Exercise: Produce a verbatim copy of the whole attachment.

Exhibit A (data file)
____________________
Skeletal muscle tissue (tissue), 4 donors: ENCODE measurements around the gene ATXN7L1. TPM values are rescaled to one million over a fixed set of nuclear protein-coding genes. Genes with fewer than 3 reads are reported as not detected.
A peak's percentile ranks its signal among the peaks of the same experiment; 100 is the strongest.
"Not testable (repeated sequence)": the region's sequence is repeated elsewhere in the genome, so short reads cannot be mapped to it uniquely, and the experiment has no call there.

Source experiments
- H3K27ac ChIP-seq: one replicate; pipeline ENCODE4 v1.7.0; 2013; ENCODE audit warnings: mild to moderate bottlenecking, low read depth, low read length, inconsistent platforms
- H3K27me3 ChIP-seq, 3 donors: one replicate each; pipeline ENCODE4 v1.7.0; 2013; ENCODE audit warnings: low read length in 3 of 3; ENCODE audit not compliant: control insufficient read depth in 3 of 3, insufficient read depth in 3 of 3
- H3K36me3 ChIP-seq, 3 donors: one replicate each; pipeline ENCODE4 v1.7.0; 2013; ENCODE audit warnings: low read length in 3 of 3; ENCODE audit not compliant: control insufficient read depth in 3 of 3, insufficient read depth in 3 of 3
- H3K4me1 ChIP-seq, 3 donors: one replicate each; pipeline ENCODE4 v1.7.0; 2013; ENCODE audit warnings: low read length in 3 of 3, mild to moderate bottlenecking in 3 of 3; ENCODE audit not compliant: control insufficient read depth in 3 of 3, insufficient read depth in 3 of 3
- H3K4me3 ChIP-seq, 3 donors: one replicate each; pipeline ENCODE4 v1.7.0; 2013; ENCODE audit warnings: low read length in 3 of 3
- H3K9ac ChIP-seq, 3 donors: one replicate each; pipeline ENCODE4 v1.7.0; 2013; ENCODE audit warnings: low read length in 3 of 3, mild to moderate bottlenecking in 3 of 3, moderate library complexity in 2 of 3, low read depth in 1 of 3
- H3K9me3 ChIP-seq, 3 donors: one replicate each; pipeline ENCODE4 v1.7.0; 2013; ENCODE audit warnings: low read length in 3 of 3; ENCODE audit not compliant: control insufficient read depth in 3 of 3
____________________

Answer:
Skeletal muscle tissue (tissue), 4 donors: ENCODE measurements around the gene ATXN7L1. TPM values are rescaled to one million over a fixed set of nuclear protein-coding genes. Genes with fewer than 3 reads are reported as not detected.
A peak's percentile ranks its signal among the peaks of the same experiment; 100 is the strongest.
"Not testable (repeated sequence)": the region's sequence is repeated elsewhere in the genome, so short reads cannot be mapped to it uniquely, and the experiment has no call there.

Source experiments
- H3K27ac ChIP-seq: one replicate; pipeline ENCODE4 v1.7.0; 2013; ENCODE audit warnings: mild to moderate bottlenecking, low read depth, low read length, inconsistent platforms
- H3K27me3 ChIP-seq, 3 donors: one replicate each; pipeline ENCODE4 v1.7.0; 2013; ENCODE audit warnings: low read length in 3 of 3; ENCODE audit not compliant: control insufficient read depth in 3 of 3, insufficient read depth in 3 of 3
- H3K36me3 ChIP-seq, 3 donors: one replicate each; pipeline ENCODE4 v1.7.0; 2013; ENCODE audit warnings: low read length in 3 of 3; ENCODE audit not compliant: control insufficient read depth in 3 of 3, insufficient read depth in 3 of 3
- H3K4me1 ChIP-seq, 3 donors: one replicate each; pipeline ENCODE4 v1.7.0; 2013; ENCODE audit warnings: low read length in 3 of 3, mild to moderate bottlenecking in 3 of 3; ENCODE audit not compliant: control insufficient read depth in 3 of 3, insufficient read depth in 3 of 3
- H3K4me3 ChIP-seq, 3 donors: one replicate each; pipeline ENCODE4 v1.7.0; 2013; ENCODE audit warnings: low read length in 3 of 3
- H3K9ac ChIP-seq, 3 donors: one replicate each; pipeline ENCODE4 v1.7.0; 2013; ENCODE audit warnings: low read length in 3 of 3, mild to moderate bottlenecking in 3 of 3, moderate library complexity in 2 of 3, low read depth in 1 of 3
- H3K9me3 ChIP-seq, 3 donors: one replicate each; pipeline ENCODE4 v1.7.0; 2013; ENCODE audit warnings: low read length in 3 of 3; ENCODE audit not compliant: control insufficient read depth in 3 of 3